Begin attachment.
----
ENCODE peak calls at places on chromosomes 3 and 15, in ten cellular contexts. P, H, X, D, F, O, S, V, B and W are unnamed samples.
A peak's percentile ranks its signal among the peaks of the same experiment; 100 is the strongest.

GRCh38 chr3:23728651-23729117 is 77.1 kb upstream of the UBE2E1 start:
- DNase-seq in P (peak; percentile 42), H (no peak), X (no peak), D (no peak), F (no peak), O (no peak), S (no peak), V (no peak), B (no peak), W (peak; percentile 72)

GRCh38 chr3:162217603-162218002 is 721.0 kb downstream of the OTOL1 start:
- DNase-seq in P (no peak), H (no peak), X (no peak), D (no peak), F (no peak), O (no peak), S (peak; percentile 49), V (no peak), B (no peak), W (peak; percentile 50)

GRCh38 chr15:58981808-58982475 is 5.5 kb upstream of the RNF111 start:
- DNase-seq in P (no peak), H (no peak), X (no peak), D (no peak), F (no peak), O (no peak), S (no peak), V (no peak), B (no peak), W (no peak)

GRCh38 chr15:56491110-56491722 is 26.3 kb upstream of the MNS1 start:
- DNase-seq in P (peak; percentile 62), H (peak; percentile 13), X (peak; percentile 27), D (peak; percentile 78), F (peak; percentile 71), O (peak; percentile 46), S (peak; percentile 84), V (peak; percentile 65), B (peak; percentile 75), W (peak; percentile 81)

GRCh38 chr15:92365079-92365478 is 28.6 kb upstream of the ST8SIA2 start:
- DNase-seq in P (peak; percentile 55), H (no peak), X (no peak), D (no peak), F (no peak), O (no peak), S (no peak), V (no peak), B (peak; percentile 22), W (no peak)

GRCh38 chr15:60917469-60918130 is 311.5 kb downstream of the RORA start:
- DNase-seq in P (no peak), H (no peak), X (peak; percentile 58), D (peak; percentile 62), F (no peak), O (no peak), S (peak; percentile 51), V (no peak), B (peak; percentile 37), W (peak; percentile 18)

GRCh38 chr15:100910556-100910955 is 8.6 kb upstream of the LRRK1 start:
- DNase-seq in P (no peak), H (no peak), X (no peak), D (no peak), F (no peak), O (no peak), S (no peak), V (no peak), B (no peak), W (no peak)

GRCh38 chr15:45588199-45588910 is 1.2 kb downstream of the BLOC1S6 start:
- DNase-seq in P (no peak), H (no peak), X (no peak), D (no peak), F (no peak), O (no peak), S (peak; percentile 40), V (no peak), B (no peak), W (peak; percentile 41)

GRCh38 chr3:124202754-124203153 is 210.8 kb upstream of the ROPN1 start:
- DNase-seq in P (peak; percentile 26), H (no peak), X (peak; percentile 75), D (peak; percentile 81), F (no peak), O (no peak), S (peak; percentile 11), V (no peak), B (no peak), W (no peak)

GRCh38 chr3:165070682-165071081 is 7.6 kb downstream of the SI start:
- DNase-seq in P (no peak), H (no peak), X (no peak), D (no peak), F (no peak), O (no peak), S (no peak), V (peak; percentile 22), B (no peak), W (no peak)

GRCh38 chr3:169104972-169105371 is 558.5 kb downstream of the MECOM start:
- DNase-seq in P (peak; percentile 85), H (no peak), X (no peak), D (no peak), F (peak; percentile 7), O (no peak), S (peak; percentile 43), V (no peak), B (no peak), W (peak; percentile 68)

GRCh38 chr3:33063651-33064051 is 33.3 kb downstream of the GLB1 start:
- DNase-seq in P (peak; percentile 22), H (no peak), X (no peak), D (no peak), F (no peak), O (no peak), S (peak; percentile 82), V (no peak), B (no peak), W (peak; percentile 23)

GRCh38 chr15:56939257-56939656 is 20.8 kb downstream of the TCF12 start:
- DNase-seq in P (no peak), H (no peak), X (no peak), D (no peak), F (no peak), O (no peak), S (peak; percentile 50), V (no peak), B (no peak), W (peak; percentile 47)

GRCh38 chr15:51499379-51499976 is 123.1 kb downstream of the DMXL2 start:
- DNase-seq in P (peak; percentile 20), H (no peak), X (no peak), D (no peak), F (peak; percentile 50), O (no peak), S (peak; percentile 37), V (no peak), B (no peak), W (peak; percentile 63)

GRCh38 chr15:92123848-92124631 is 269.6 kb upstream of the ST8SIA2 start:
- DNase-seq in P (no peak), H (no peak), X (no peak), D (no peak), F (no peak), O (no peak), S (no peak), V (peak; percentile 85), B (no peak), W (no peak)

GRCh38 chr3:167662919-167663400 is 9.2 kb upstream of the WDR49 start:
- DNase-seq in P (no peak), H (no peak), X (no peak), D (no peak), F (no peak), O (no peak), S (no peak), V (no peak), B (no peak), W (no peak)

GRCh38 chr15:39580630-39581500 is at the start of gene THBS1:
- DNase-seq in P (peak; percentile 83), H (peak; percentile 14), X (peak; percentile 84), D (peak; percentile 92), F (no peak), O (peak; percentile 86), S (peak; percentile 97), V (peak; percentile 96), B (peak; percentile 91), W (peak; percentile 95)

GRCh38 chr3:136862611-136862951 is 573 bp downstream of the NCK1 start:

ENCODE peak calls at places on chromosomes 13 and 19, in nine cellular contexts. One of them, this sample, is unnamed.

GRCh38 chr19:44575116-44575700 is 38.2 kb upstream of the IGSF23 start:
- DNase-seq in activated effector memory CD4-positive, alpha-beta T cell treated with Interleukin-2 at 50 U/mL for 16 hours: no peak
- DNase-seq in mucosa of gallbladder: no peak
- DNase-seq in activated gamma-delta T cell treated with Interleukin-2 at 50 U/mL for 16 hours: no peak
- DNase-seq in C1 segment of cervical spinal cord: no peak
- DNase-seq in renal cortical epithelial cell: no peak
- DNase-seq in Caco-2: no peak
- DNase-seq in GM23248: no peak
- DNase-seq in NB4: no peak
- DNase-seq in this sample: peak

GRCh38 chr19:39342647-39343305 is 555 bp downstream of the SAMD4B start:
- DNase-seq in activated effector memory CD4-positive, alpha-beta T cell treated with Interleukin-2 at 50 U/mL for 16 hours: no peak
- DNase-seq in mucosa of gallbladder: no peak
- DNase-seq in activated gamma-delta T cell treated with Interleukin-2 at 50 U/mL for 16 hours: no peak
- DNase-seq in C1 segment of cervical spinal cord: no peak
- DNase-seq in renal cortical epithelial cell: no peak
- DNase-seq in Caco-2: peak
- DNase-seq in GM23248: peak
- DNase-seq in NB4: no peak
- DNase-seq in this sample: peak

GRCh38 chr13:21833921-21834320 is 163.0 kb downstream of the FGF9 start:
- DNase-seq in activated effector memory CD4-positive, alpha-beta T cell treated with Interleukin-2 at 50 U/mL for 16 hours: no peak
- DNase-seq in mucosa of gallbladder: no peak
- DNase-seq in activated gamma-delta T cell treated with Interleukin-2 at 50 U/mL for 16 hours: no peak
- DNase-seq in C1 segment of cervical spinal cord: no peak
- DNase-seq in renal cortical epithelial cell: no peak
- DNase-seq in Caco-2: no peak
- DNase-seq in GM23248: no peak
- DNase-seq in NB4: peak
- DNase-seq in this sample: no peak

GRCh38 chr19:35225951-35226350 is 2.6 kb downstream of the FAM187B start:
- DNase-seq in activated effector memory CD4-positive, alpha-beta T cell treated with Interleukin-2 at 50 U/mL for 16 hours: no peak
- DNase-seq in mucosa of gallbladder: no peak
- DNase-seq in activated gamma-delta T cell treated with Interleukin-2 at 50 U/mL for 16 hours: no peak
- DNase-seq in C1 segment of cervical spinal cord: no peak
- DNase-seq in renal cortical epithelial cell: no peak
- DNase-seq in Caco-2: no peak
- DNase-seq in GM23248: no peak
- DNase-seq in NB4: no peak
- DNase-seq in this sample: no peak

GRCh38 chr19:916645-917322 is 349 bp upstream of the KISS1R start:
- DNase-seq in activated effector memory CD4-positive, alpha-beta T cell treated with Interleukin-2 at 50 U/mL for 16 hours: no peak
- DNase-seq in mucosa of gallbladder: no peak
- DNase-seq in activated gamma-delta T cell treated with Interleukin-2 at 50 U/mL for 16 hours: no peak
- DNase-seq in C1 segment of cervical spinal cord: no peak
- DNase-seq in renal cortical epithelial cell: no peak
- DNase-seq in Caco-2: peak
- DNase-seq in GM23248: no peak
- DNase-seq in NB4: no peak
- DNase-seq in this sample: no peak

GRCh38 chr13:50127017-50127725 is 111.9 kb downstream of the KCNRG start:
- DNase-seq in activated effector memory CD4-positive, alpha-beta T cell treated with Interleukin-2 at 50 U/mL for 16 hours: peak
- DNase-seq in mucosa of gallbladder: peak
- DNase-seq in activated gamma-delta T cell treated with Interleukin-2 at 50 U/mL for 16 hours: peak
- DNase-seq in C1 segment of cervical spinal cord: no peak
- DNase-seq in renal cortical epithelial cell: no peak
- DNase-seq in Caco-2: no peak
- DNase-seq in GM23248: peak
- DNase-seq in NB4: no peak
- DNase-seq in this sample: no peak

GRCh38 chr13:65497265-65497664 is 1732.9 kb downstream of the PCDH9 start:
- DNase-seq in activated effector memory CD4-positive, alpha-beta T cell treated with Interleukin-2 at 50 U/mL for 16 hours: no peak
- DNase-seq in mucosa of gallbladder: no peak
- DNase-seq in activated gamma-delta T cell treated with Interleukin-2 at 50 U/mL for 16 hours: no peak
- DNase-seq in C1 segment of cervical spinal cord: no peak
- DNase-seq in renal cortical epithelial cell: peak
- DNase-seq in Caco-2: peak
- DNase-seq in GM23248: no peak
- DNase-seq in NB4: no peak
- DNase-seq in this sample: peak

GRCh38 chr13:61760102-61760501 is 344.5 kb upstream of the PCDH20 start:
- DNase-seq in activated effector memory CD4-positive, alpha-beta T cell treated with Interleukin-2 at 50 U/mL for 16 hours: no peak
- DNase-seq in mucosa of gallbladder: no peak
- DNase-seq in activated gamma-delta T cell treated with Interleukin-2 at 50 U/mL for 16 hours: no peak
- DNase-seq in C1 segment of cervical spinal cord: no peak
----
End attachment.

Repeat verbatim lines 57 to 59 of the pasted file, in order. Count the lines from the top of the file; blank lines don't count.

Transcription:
- DNase-seq in NB4: no peak
- DNase-seq in this sample: peak

GRCh38 chr13:21833921-21834320 is 163.0 kb downstream of the FGF9 start: